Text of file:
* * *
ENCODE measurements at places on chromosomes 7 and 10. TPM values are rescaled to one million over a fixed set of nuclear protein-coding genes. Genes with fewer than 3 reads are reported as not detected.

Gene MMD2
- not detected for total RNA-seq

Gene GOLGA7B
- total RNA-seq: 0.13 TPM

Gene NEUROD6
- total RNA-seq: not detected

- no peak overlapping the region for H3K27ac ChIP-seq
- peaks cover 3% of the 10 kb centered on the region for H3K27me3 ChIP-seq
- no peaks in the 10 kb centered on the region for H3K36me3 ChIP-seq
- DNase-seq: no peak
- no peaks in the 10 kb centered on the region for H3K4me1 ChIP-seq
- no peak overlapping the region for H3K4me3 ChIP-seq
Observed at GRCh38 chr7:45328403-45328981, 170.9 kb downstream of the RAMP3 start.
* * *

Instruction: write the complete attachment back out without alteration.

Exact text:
ENCODE measurements at places on chromosomes 7 and 10. TPM values are rescaled to one million over a fixed set of nuclear protein-coding genes. Genes with fewer than 3 reads are reported as not detected.

Gene MMD2
- not detected for total RNA-seq

Gene GOLGA7B
- total RNA-seq: 0.13 TPM

Gene NEUROD6
- total RNA-seq: not detected

- no peak overlapping the region for H3K27ac ChIP-seq
- peaks cover 3% of the 10 kb centered on the region for H3K27me3 ChIP-seq
- no peaks in the 10 kb centered on the region for H3K36me3 ChIP-seq
- DNase-seq: no peak
- no peaks in the 10 kb centered on the region for H3K4me1 ChIP-seq
- no peak overlapping the region for H3K4me3 ChIP-seq
Observed at GRCh38 chr7:45328403-45328981, 170.9 kb downstream of the RAMP3 start.